In PE we teach using the Baysgarth Learning Model (BLM), with learning episodes ranging from one hour to several hours. As a school, Kagan is a key component in the delivery of learning and something that we as a faculty believe in. PE uses modified Kagan activities to suit the practical environment.
Trusting our Staff: As a faculty we believe that not all students, topics and activities should be taught in the same way. As a faculty we put trust in our staff to deliver high quality lessons and use the most appropriate techniques for the situation. This may mean using teaching techniques such as whole-part-whole, Sports Education (or other leadership based activities) or competition based activities (such as game based delivery) to maximise the progress of our students or allow the development of a specific skill or skill set.
Schemes of Learning: Our Schemes of Learning (SOLs) are a guideline for staff. It will not be uncommon to see staff teaching lessons out of sequence, or teaching lessons normally taught in a different year. Every PE group is different, and therefore we trust staff to use their professional judgement to select the right lesson for the group. Our Schemes of Learning are written by the team member with the greatest level of experience in that sport, therefore each sport effectively has a subject 'Champion', with that member of the team creating a CPD resource website alongside the SOL. SOLs contain a range of activities to allow students to learn, but the selection of these activities is based on the teachers own judgement.
Competition: We believe that competition has a huge role to play in the development of our students, not just in their skill levels, but in the areas of Respect, Responsibility and Resilience. Winning and losing is a part of life and something that needs to be understood by students in PE. At the same time we recognise that students need to feel included and consistently losing in PE can be detrimental to their enjoyment of PE. Therefore, all lessons should be differentiated and competition between the most able and least able in lesson should be avoided. PE is unique amongst subjects, as the performance of our most and least able is visible to all, and the need to participate together can lead to a reduction in performance for both high and low ability. Therefore, staff take care to make sure that this is carefully differentiated or conditioned.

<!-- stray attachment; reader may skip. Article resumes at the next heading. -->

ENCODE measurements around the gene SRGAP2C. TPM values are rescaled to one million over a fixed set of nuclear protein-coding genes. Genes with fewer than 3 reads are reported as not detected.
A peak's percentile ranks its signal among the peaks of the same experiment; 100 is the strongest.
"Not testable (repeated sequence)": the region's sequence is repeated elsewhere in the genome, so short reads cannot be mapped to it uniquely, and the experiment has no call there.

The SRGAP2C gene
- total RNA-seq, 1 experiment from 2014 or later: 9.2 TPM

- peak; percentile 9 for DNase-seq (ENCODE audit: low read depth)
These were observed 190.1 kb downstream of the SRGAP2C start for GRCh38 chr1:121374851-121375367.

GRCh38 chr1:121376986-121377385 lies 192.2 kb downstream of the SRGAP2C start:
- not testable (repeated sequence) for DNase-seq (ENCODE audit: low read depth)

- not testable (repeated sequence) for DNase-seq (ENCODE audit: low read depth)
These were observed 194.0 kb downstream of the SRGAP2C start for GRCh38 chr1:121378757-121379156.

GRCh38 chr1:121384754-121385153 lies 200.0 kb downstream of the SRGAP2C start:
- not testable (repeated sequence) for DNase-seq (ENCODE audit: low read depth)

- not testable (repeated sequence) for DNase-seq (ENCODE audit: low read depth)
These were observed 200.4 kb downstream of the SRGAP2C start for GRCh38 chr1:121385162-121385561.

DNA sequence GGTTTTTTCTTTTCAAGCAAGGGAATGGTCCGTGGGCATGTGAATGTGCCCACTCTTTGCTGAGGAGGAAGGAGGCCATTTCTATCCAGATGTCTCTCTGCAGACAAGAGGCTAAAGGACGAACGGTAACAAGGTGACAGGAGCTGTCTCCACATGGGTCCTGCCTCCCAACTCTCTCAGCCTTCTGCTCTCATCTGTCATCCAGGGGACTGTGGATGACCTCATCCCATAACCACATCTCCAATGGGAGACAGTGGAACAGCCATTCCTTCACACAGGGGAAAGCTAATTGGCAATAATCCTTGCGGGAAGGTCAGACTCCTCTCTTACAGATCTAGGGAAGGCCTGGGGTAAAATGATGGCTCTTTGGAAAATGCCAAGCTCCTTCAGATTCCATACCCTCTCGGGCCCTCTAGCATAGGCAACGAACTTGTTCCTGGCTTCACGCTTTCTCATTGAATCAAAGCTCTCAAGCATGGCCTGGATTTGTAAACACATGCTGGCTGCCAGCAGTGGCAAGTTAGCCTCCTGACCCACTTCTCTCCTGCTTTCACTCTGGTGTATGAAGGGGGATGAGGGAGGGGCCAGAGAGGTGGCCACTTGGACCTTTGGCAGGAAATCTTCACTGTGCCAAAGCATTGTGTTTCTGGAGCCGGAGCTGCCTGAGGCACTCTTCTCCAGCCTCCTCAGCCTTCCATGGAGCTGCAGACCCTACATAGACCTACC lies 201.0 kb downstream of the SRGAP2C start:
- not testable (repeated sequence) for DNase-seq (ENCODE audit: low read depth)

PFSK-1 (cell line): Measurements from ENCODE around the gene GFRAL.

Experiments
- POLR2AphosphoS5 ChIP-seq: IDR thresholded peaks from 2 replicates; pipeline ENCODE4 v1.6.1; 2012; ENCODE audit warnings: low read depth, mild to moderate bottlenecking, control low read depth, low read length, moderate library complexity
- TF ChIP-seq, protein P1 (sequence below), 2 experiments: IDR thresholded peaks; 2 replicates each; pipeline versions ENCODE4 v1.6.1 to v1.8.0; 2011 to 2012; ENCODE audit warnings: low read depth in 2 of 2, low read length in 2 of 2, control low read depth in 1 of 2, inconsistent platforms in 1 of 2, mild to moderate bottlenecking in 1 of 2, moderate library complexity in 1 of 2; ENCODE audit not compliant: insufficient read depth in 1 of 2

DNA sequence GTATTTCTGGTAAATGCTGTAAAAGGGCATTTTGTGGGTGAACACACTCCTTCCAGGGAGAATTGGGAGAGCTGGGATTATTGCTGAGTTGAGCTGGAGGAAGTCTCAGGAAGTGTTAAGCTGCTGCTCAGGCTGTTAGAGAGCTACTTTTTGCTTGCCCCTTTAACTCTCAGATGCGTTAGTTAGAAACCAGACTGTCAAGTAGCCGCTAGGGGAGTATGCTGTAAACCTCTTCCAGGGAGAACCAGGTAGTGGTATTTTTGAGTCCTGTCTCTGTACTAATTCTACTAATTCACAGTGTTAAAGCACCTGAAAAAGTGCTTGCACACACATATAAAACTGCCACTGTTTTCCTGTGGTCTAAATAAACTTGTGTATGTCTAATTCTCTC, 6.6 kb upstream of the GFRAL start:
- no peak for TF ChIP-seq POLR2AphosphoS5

Questioning, Refining & Evaluating: In PE we value the process of reviewing and improving work. Students regularly get the opportunity in lesson to reflect on what they are learning, as well as evaluating their own an others performance. Our questioning in PE is good, and this can be seen consistently in lessons. We use the principles of Kagan to provide these questioning opportunities and we are working on developing more structured strategies through adapting Kagan models.
Disadvantaged and SEND: We want to be an inclusive faculty, where all students feel safe, yet challenged. This is reflected in our discover curriculum, which matches the skills of our staff with the needs of some of our most vulnerable students, providing a bespoke set of activities that mirror the core curriculum and develop basic skills, in a more fun and supportive environment. We have also developed our provision for SEND and Disadvantaged students through the use of Group Dynamics sheets. These have been created for KS4 and will be rolled out for KS3 next year, and is a method that has allowed us to thing strategically about our SEND and disadvantaged strategies in lesson. We also work hard to support the mental health of our students, often supporting students individually, or encouraging a culture of teamwork and responsibility to help students support each other.
Teaching Games for Understanding: At KS4 we believe in a whole-part-whole method of teaching, allowing students maximum access to game focussed lessons to allow them to deal with more complex Tactical, Decision making and skill based scenarios.
Most importantly, PE lessons should be Fun.